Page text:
No One is Here Except All of Us by Ramona Ausubel
Goodreads: In 1939, the families in a remote Jewish village in Romania feel the war close in on them. Their tribe has moved and escaped for thousands of years- across oceans, deserts, and mountains-but now, it seems, there is nowhere else to go. Danger is imminent in every direction, yet the territory of imagination and belief is limitless. At the suggestion of an eleven-year-old girl and a mysterious stranger who has washed up on the riverbank, the villagers decide to reinvent the world: deny any relationship with the known and start over from scratch. Destiny is unwritten. Time and history are forgotten. Jobs, husbands, a child, are reassigned. And for years, there is boundless hope. But the real world continues to unfold alongside the imagined one, eventually overtaking it, and soon our narrator-the girl, grown into a young mother-must flee her village, move from one world to the next, to find her husband and save her children, and propel them toward a real and hopeful future. A beguiling, imaginative, inspiring story about the bigness of being alive as an individual, as a member of a tribe, and as a participant in history, No One Is Here Except All Of Us explores how we use storytelling to survive and shape our own truths. It marks the arrival of a major new literary talent.
My take: This is the most unique WWII book I have ever read. I don't even know how to review this book. I know I won't forget it.
The book opens in a remote Romanian village after a storm. The villagers collect what was brought down the river as the water recedes and finds a woman. She's alive. She doesn't remember much except that all of her people are gone. The reader assumes her village was destroyed by the Nazis and she is the lone survivor. It is through this experience that the villagers decide to start anew. There is no God but the one they invent. There is no world outside their village. They make their own rules and time becomes irrelevant.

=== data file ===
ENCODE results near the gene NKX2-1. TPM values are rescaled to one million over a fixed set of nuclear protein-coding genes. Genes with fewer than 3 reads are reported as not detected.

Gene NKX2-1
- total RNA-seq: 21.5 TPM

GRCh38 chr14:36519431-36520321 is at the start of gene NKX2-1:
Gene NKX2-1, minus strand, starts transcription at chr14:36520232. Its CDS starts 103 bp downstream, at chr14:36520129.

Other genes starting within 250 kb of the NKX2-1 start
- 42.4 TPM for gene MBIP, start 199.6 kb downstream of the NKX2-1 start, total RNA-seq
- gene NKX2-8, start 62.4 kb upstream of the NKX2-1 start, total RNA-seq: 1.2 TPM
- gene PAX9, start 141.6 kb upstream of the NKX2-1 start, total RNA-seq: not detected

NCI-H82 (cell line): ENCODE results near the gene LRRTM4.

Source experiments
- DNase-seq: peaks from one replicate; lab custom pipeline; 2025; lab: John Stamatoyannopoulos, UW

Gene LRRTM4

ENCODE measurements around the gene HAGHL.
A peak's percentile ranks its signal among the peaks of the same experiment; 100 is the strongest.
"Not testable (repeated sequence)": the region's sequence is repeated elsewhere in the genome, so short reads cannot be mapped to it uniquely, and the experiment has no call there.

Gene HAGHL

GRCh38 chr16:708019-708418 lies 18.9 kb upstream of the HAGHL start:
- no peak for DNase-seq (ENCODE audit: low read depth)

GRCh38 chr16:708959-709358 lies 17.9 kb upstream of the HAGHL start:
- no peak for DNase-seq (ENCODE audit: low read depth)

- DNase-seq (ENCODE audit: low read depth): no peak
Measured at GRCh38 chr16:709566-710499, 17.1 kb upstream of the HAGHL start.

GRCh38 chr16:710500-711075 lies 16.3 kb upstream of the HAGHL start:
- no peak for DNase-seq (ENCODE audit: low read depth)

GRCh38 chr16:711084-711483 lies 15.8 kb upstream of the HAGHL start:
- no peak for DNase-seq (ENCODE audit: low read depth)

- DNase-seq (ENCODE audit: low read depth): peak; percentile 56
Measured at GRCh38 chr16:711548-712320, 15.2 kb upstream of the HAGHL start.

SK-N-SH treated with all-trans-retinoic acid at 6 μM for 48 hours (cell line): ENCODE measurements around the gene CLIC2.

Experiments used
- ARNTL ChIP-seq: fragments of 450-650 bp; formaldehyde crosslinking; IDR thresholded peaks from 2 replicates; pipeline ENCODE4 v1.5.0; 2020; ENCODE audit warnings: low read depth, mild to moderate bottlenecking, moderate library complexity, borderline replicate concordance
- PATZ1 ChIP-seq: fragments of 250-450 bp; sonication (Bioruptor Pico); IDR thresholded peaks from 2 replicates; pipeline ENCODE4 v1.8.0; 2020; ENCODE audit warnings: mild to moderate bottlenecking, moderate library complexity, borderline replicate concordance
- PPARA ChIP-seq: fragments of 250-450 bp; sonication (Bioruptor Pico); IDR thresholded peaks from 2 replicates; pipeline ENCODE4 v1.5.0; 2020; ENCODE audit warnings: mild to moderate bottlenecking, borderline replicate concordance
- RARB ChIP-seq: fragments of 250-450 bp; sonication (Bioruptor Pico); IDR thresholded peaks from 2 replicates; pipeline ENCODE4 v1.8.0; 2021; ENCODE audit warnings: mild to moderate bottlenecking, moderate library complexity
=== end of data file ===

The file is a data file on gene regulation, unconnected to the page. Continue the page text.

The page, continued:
At times the book is beautifully poetic and philosophical. At other times the ridiculousness of the people is glaring. The conclusions are not logical to a person who lives in the bigger society but could be plausible if the group-think were the way the author creates it.
World War II rages around the village but they know nothing of it. Time passes but, since time is irrelevant, the reader has no idea how long until Lena is compelled to leave the village to protect her sons, finding herself safely on the Russian side of the war. She believes she is not safe, she is hunted but being Jewish is not what makes her feel unsafe. Jewishness is no longer part of her world. She is ill-prepared for the bigger society, although her experiences in the village help through some difficult situations.
Lena misses the war. In fact, most of the villagers miss the war. They may not escape the violence at some point in the book, but they wouldn't know why there was violence against them if it were to occur.
I don't know what the point of the book was except to somehow recount a few of the experiences of the author's own ancestors. That said, I would not dismiss this book. It was unique and at times weird, but extremely compelling. I believe there is a lot of symbolism that can be gleaned and transferred to societal pressures. I found the different ways of dealing with difficulty intriguing. One village pretended to be alone in the world, discounting all the rest of civilization and history. One or two couples rewrite their own history to include and justify stealing a child. In fact, rewriting history and the rules of society are justification for a lot of questionable behavior. What one person calls a crime is another person's attempt to make things equal and right.
Do you see how this might be an interesting sociological study?
There is also a character who, because of the war (a very bad thing) decides to accept that something very good came out of it and recreates his life because it is far easier than doing the right thing. Lena herself recreates herself throughout the book and constantly asks, "Who am I?" She is a testament of human resilience.
It's an interesting book. I won't forget it.